“Sin” stocks tend to perform well during recessions. Sin stocks are companies that sell products that are generally viewed as bad for one’s health, such as alcohol and tobacco.
When times are tough, consumers often turn to these products, to relieve the stress of financial difficulties.
Earnings-per-share during the Great Recession are shown below:
- 2007 earnings-per-share of $0.95
- 2008 earnings-per-share of $0.96 (1% increase)
- 2009 earnings-per-share of $1.03 (7% increase)
- 2010 earnings-per-share of $1.19 (16% increase)
Brown-Forman has strong brands which are popular with consumers, which gives the company pricing power. And, the business model is highly profitable. This leads to consistently high returns on invested capital. To that end, Brown-Forman generated over 15% return on capital each year, since 2008.
In the past five years, the company grew operating profit at a 10% compound annual rate each year.
Going forward, there is plenty of growth potential left, as the company further expands its product line, both inside and outside of whiskey.
Source: Annual Stockholder Meeting, page 17
Brown-Forman’s strongest growth categories are its smaller brands, in the premium whiskey segment. Collectively, these high-end brands posted double-digit revenue growth last quarter, led by Woodford Reserve, which was up 16%.
Overall, revenue increased 9.4% last quarter, and beat analyst expectations by $33 million. Earnings-per-share also came in above expectations, and rose by 27% from the same quarter last year.
For the full year, Brown-Forman expects net sales growth of 4%-5%, led by its premium American whiskey and tequila brands. Operating profit is expected to increase by 6%-8%, thanks to sales growth and the benefit of cost cuts.
Brown-Forman is a Dividend Aristocrat, and has increased its dividend for 33 years in a row. It has paid a regular quarterly cash dividend for 71 consecutive years.
Defensive Dividend Stock #7: Church & Dwight (CHD)
Dividend Yield: 1.5%
Church & Dwight is a consumer staples company.
The stock has a lower dividend yield than many of its industry peers, but this is a strategic decision by company management, which aims for a dividend payout ratio of 40%.
But, this allows the company to increase its dividend at high rates. Church & Dwight has increased its dividend for 21 years in a row. It is a Dividend Achiever, a group of 265 stocks with 10+ years of consecutive dividend increases. You can see the full Dividend Achievers List here.
A conservative payout ratio also gives the company enough financial flexibility to invest in growth. Church & Dwight’s growth initiatives primarily involve acquisitions.
Source: 2017 Deutsche Bank Conference, page 9
The company has 10 core brands, which collectively generate 80% of its total sales. These 10 brands are:
- Arm & Hammer
- First Response
Acquisitions and internal product investment have led to strong earnings growth over the long-term. For example, the company had net sales of $1.5 billion in 2004. By 2016, sales grew to $3.5 billion.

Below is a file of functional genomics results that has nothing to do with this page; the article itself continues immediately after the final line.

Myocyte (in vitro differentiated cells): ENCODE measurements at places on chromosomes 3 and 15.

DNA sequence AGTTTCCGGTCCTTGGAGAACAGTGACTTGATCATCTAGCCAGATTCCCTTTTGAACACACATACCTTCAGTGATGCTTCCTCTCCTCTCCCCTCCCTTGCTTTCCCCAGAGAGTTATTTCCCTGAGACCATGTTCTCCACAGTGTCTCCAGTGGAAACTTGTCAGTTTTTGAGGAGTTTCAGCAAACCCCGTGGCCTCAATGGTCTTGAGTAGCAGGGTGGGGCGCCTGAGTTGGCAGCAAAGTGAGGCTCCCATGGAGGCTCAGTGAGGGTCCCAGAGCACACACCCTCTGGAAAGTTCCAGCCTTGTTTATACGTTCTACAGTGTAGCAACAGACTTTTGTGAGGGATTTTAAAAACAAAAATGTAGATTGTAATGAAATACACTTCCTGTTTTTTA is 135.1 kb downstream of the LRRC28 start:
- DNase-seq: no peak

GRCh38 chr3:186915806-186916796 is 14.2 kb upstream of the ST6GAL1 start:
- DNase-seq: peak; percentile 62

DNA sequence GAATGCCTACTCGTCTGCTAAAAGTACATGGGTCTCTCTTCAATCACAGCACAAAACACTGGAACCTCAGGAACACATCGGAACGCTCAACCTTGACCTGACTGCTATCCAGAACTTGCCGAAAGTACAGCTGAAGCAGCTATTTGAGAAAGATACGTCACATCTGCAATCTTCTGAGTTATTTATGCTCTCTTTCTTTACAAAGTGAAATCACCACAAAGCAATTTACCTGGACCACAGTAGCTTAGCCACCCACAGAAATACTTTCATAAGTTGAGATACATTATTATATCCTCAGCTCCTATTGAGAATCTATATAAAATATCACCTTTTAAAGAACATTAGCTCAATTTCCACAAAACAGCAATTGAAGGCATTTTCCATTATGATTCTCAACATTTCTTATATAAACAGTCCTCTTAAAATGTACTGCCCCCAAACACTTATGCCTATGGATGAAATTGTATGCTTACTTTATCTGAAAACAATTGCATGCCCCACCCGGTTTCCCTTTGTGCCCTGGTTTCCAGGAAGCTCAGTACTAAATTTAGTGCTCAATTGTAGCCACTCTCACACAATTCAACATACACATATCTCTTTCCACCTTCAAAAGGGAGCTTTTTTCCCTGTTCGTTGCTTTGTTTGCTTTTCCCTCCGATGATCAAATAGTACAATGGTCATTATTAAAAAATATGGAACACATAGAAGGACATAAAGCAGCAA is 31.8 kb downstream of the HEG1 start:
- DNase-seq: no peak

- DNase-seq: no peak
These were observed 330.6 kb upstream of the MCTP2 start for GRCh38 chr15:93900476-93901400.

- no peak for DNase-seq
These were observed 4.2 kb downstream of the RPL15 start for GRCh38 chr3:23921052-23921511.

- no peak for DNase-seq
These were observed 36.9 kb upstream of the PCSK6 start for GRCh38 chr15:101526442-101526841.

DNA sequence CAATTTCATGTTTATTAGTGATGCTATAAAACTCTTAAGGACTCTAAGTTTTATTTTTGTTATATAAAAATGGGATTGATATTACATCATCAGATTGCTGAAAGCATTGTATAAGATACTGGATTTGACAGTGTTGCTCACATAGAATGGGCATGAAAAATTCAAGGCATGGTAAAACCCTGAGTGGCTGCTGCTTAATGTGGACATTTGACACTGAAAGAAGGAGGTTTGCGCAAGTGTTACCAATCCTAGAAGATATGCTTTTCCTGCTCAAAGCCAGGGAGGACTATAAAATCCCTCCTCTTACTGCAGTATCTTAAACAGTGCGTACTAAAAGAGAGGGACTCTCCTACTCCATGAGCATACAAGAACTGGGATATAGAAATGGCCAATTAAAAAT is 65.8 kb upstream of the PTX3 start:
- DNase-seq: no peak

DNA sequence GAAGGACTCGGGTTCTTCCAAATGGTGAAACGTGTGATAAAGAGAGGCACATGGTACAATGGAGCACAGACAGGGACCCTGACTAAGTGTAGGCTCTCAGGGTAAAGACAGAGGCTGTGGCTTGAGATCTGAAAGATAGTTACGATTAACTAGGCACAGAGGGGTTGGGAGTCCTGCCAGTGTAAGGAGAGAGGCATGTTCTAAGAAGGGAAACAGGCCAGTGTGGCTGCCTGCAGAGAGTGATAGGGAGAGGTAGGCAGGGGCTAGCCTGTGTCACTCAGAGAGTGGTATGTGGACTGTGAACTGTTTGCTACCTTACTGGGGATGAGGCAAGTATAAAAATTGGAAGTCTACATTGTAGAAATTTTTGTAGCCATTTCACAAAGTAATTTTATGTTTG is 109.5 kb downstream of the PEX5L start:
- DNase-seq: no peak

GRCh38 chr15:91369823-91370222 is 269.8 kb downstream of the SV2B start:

The company maintains a focused product portfolio. Approximately 48% of total sales come from household products, 44% of sales come from personal care products, with the remaining portion from specialty products.
And, over 80% of Church & Dwight’s sales are generated in the U.S., which helped shield the company from the negative effects of the strong U.S. dollar.
The results speak for themselves.
Church & Dwight generated 14% earnings-per-share growth in 2016. And, adjusted earnings-per-share increased 9.4% in the first half of 2017, thanks to 6% growth in U.S. sales volumes.
For 2017, Church & Dwight expects full-year organic sales growth of 3%, leading to 8%-9% growth of adjusted earnings-per-share. This should help the company continue to increase its dividend in the high-single digit range, which makes the stock attractive for dividend growth investors.
Defensive Dividend Stock #6: General Mills (GIS)
Dividend Yield: 3.7%
General Mills makes the list because it has a proven ability to navigate economic ups and downs. The company has paid a dividend for 117 years. In that time, it experienced many recessions, and continued to pay dividends.
General Mills qualifies as a blue chip, which we define as companies with 100+ year operating histories, with 3% dividend yields. You can see the full list of blue chip stocks here.
General Mills is a diversified food company. Its core product is cereal, in which it has the #2 market share position in the U.S., with 3 of the top 5 cereal brands.
Source: Investor Day Presentation, page 9
This is not an advantage for General Mills right now, since cereal consumption has stagnated in the U.S., and has offset growth in other areas.
General Mills recently concluded its fiscal year. Organic sales declined by 6% in fiscal 2017, due mostly to a 5% decline in North America retail sales.
In response, General Mills has invested greater resources in fresher foods. Led by Annie’s, General Mills expects its natural and organics brands to reach $1 billion in annual sales by 2019.
In the meantime, General Mills is cutting costs to maintain earnings growth. Even though sales fell in fiscal 2017, adjusted earnings-per-share increased 6% from fiscal 2016.
For the current fiscal year, management expects another sales decline of 1%-2%. Thanks to cost cuts and share buybacks, adjusted earnings-per-share are expected to increase 1%-2%. This should at least allow the company to raise its dividend again next year.
While General Mills works through its turnaround, investors can collect an attractive 3.7% dividend yield.